This brings me to a curious mix of features that the Honda Odyssey has and has not. Functions like Walk Away Auto Lock, Adaptive Cruise Control, and 8-way power seats bring this car up to date. However, there’s also a strange omission of items one might expect to be standard in a car at this segment. Auto windows for all four doors that can be raised or lowered with just one touch — something that can be found on my 13-year old Estima is noticeably absent. Also, automatic folding wing mirrors when the car is locked would be handy in a car this wide.
These however, are really nuanced features that shouldn’t get in the way of how likable the Odyssey is as a daily driven proposition.
On the whole, it feels like a well-honed car that does what it does with fluency and dependability. The driving position, the way the controls fall readily to hand and most of all, that vault-like silence and absence of vibration or anything that might disrupt the ride makes you look forward to getting into the Odyssey to escape from the stress and chaos of the streets.
More than enough room
The Honda Odyssey certainly earns the ‘Multi-Purpose’ part of its MPV moniker with ample space for luggage or cargo even with all three rows of seats in place. If the third row is not needed, it can be made to disappear into a recess beneath the floor to liberate a truly cavernous load space where even the biggest canines would be happy back there.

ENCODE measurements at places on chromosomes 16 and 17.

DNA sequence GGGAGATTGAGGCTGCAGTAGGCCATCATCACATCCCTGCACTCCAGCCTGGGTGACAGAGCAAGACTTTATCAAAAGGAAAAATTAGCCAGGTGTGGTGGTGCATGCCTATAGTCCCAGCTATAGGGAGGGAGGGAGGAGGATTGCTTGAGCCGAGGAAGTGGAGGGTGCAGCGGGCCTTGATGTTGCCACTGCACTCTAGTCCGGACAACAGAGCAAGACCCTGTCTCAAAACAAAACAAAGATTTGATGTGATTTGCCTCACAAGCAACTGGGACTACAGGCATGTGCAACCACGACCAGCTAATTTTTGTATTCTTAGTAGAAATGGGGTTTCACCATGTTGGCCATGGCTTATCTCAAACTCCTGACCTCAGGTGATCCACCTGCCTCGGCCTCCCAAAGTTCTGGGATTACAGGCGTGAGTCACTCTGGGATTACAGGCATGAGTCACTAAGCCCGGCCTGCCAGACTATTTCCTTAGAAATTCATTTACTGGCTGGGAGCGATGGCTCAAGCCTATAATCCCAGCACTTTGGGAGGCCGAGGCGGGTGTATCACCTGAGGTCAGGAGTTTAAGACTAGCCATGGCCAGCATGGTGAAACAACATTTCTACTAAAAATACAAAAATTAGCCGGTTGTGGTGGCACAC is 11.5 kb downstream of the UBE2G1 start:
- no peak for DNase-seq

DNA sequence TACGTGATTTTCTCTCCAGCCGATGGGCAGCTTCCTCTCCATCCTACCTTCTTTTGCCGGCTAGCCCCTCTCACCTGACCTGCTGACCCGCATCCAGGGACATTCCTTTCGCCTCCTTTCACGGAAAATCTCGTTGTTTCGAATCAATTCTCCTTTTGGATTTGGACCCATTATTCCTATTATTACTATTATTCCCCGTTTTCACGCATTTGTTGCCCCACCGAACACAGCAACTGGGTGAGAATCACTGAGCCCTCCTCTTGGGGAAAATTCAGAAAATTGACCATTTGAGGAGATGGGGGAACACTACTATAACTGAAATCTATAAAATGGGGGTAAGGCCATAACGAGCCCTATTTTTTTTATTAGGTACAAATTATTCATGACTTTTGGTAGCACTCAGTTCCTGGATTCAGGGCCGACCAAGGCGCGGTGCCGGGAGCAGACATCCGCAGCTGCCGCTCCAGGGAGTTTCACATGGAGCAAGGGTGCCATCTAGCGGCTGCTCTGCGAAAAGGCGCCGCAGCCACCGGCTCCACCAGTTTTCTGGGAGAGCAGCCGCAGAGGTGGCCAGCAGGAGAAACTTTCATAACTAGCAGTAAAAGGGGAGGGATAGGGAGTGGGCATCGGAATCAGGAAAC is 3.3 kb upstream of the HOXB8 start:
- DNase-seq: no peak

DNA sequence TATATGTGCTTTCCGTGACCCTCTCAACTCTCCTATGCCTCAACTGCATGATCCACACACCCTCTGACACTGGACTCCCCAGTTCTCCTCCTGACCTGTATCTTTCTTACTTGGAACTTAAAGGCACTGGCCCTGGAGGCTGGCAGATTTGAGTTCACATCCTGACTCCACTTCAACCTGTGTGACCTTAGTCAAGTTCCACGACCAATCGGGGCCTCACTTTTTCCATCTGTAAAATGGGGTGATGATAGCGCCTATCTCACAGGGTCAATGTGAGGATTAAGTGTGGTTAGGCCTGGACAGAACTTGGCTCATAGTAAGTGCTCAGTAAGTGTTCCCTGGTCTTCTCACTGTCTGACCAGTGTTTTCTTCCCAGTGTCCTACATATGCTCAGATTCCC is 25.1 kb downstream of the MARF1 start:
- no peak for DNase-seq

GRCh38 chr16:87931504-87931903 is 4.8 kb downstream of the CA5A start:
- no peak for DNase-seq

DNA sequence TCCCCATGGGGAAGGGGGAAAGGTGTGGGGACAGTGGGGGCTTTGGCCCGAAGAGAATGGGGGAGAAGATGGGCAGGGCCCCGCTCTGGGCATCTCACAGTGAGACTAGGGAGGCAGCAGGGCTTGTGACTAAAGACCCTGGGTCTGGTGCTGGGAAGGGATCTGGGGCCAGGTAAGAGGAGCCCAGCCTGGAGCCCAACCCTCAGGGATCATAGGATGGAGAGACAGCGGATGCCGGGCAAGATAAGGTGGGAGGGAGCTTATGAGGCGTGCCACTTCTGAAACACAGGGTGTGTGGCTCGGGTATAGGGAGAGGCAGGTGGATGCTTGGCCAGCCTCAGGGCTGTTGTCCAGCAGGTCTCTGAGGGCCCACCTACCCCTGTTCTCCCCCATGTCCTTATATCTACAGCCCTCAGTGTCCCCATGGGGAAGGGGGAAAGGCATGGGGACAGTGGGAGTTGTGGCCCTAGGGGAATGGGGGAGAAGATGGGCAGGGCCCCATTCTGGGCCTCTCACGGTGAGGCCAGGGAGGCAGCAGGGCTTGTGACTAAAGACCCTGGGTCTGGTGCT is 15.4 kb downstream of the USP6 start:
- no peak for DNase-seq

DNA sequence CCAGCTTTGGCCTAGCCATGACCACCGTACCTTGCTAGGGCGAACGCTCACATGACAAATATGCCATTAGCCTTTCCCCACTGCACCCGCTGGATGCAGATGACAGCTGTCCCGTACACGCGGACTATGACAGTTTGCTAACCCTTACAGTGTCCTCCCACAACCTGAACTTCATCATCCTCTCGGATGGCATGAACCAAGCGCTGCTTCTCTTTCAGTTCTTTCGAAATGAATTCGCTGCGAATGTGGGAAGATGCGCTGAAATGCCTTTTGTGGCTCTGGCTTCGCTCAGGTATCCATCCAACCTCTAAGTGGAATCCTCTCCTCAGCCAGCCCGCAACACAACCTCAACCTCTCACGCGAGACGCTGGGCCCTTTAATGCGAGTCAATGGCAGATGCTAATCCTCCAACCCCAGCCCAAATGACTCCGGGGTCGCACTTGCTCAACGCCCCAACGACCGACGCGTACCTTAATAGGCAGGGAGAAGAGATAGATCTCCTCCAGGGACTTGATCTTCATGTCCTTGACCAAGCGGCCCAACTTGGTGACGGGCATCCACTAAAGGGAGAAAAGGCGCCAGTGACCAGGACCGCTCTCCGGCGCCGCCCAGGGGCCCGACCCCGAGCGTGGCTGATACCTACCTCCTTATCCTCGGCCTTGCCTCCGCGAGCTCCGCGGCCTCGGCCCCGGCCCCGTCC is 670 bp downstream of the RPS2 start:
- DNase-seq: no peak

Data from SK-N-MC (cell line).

When Honda launched the RB 1 Odyssey in 2003, the third row in that model could be folded away at a touch of a switch, into two halves. This 2021 model however, relies on elbow grease and a rudimentary hook and nylon strap to hold the seat down where it is an all-or-nothing third row arrangement.
Once again, my long-serving MPV has a third row that folds in a 60/40 split that clicks and stays in place. So I’m not sure why a 2021 Honda Odyssey couldn’t incorporate a more elegant and practical solution for its third row.
That minor gripe aside, the Honda Odyssey remains a deeply desirable car to a family man on the account of how well it drives, as well as how well made and comfortable it is. Crucially, it is also right-sized for life in Singapore. Inside, it is spacious enough for a large family’s needs, but on the outside, it is actually shorter than a Honda Accord by 56mm. So this means it is fairly easy to maneuver in tight car parks and at 1,798mm high, can also fit into an old garage with a height limit of 1.8-metres.
There would be a part of me however, that wishes it had some kind of hybrid drivetrain or electrification such as the Nissan Serena e-Power (but that’s a seven-seater and I really do need eight seats) to take the edge off the fuel consumption and road tax bills.
Perhaps, the perfect MPV is still yet to be found, but for now, the Honda Odyssey comes closest to it.
Honda Odyssey EX 8-seater
Engine: 2,356cc, in-line 4-cylinder
Power: 175hp @ 6,200rpm
Torque: 225Nm @ 4,000rpm
Gearbox: Continuously Variable Transmission, FWD
0-100km/h: est. 11.5 seconds
Top speed: est. 209km/h
VES Band: C1
Base price: $175,999 with COE
Arrange for test drive here.